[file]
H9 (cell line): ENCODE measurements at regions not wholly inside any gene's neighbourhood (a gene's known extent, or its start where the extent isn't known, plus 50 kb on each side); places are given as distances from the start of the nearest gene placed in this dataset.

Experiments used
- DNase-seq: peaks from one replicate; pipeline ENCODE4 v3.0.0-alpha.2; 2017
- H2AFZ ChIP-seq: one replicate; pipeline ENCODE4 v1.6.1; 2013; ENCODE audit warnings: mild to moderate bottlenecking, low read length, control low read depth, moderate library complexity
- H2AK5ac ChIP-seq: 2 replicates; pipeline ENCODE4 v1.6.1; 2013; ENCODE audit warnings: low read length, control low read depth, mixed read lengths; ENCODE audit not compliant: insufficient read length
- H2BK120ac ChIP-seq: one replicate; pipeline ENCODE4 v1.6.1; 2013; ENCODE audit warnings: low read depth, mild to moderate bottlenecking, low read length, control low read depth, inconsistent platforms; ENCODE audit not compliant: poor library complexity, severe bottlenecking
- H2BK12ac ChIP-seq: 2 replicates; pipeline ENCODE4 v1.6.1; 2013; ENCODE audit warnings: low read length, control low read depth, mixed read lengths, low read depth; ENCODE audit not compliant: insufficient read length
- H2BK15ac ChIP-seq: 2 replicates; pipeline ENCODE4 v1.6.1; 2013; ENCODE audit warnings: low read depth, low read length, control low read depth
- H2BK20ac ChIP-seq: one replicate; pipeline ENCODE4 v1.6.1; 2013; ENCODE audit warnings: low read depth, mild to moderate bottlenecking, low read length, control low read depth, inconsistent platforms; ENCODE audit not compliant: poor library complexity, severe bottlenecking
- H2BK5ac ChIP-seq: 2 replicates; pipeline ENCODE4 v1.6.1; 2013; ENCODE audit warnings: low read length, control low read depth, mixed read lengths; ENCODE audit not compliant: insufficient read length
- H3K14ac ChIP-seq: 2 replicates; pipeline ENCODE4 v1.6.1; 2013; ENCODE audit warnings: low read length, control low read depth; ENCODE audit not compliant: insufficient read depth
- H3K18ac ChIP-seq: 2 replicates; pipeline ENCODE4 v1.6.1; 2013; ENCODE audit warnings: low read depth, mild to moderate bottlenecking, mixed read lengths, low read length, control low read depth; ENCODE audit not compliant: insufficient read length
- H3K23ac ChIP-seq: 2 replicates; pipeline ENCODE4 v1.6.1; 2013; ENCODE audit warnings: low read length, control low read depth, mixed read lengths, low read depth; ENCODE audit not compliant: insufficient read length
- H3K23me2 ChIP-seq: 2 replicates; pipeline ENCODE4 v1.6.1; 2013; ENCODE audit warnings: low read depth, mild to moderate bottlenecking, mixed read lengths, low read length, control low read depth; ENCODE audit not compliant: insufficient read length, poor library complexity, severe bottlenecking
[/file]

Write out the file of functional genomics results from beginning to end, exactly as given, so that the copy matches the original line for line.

H9 (cell line): ENCODE measurements at regions not wholly inside any gene's neighbourhood (a gene's known extent, or its start where the extent isn't known, plus 50 kb on each side); places are given as distances from the start of the nearest gene placed in this dataset.

Experiments used
- DNase-seq: peaks from one replicate; pipeline ENCODE4 v3.0.0-alpha.2; 2017
- H2AFZ ChIP-seq: one replicate; pipeline ENCODE4 v1.6.1; 2013; ENCODE audit warnings: mild to moderate bottlenecking, low read length, control low read depth, moderate library complexity
- H2AK5ac ChIP-seq: 2 replicates; pipeline ENCODE4 v1.6.1; 2013; ENCODE audit warnings: low read length, control low read depth, mixed read lengths; ENCODE audit not compliant: insufficient read length
- H2BK120ac ChIP-seq: one replicate; pipeline ENCODE4 v1.6.1; 2013; ENCODE audit warnings: low read depth, mild to moderate bottlenecking, low read length, control low read depth, inconsistent platforms; ENCODE audit not compliant: poor library complexity, severe bottlenecking
- H2BK12ac ChIP-seq: 2 replicates; pipeline ENCODE4 v1.6.1; 2013; ENCODE audit warnings: low read length, control low read depth, mixed read lengths, low read depth; ENCODE audit not compliant: insufficient read length
- H2BK15ac ChIP-seq: 2 replicates; pipeline ENCODE4 v1.6.1; 2013; ENCODE audit warnings: low read depth, low read length, control low read depth
- H2BK20ac ChIP-seq: one replicate; pipeline ENCODE4 v1.6.1; 2013; ENCODE audit warnings: low read depth, mild to moderate bottlenecking, low read length, control low read depth, inconsistent platforms; ENCODE audit not compliant: poor library complexity, severe bottlenecking
- H2BK5ac ChIP-seq: 2 replicates; pipeline ENCODE4 v1.6.1; 2013; ENCODE audit warnings: low read length, control low read depth, mixed read lengths; ENCODE audit not compliant: insufficient read length
- H3K14ac ChIP-seq: 2 replicates; pipeline ENCODE4 v1.6.1; 2013; ENCODE audit warnings: low read length, control low read depth; ENCODE audit not compliant: insufficient read depth
- H3K18ac ChIP-seq: 2 replicates; pipeline ENCODE4 v1.6.1; 2013; ENCODE audit warnings: low read depth, mild to moderate bottlenecking, mixed read lengths, low read length, control low read depth; ENCODE audit not compliant: insufficient read length
- H3K23ac ChIP-seq: 2 replicates; pipeline ENCODE4 v1.6.1; 2013; ENCODE audit warnings: low read length, control low read depth, mixed read lengths, low read depth; ENCODE audit not compliant: insufficient read length
- H3K23me2 ChIP-seq: 2 replicates; pipeline ENCODE4 v1.6.1; 2013; ENCODE audit warnings: low read depth, mild to moderate bottlenecking, mixed read lengths, low read length, control low read depth; ENCODE audit not compliant: insufficient read length, poor library complexity, severe bottlenecking